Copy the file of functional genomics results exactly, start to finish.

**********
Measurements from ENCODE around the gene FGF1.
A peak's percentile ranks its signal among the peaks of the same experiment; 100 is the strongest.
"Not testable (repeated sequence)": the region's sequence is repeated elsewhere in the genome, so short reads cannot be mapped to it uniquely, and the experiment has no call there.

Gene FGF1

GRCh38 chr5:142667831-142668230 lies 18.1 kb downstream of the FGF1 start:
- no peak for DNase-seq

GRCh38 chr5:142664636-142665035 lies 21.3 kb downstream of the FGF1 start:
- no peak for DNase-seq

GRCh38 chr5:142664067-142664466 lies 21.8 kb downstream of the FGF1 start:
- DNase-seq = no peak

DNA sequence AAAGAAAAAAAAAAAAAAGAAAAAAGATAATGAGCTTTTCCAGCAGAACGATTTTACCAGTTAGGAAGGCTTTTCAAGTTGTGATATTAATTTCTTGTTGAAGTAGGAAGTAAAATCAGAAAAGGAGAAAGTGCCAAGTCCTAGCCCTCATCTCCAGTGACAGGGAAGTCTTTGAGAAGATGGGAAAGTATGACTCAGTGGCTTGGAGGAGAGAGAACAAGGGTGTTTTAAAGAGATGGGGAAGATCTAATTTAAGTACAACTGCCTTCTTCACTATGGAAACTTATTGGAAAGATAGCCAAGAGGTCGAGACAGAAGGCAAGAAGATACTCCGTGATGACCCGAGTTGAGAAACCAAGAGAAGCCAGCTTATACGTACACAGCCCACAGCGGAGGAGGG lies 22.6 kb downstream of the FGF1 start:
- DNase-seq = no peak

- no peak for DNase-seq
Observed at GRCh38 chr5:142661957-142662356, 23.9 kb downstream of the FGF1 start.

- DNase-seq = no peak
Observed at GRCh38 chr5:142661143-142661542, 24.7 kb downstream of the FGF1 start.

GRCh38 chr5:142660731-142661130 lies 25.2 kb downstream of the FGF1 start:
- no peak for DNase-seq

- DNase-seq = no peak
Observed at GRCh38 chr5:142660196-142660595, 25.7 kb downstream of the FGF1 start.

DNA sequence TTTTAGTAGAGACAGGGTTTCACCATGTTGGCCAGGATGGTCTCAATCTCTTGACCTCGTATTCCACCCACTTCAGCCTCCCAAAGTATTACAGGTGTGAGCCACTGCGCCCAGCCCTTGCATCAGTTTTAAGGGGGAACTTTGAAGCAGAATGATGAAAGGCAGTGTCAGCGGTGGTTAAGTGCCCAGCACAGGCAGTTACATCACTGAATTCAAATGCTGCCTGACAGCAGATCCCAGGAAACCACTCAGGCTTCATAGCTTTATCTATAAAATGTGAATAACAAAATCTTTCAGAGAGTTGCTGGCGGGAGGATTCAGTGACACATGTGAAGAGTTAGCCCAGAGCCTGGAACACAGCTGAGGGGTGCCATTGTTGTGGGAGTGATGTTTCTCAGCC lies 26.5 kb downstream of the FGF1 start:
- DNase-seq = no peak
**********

Measurements from ENCODE around the gene FGF1.
A peak's percentile ranks its signal among the peaks of the same experiment; 100 is the strongest.
"Not testable (repeated sequence)": the region's sequence is repeated elsewhere in the genome, so short reads cannot be mapped to it uniquely, and the experiment has no call there.

Gene FGF1

GRCh38 chr5:142667831-142668230 lies 18.1 kb downstream of the FGF1 start:
- no peak for DNase-seq

GRCh38 chr5:142664636-142665035 lies 21.3 kb downstream of the FGF1 start:
- no peak for DNase-seq

GRCh38 chr5:142664067-142664466 lies 21.8 kb downstream of the FGF1 start:
- DNase-seq = no peak

DNA sequence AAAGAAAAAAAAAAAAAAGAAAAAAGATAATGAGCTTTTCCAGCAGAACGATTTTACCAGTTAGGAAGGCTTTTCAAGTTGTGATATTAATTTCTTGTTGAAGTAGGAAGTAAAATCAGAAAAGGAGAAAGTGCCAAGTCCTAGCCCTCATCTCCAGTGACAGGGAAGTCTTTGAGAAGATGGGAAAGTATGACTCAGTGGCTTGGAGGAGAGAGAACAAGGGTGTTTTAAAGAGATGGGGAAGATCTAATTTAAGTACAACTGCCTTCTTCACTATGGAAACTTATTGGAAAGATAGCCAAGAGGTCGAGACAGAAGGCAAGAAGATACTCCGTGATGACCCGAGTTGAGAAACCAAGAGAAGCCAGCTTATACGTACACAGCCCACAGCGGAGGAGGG lies 22.6 kb downstream of the FGF1 start:
- DNase-seq = no peak

- no peak for DNase-seq
Observed at GRCh38 chr5:142661957-142662356, 23.9 kb downstream of the FGF1 start.

- DNase-seq = no peak
Observed at GRCh38 chr5:142661143-142661542, 24.7 kb downstream of the FGF1 start.

GRCh38 chr5:142660731-142661130 lies 25.2 kb downstream of the FGF1 start:
- no peak for DNase-seq

- DNase-seq = no peak
Observed at GRCh38 chr5:142660196-142660595, 25.7 kb downstream of the FGF1 start.

DNA sequence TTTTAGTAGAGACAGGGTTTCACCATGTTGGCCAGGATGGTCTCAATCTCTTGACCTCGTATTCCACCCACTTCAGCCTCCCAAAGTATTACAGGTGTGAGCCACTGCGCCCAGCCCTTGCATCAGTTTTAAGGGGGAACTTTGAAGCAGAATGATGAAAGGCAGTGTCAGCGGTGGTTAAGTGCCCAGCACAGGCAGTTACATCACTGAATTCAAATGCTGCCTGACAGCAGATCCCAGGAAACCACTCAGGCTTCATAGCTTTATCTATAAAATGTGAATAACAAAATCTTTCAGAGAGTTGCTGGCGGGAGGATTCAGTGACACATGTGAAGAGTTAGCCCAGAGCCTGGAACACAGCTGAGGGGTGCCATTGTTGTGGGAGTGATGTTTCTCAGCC lies 26.5 kb downstream of the FGF1 start:
- DNase-seq = no peak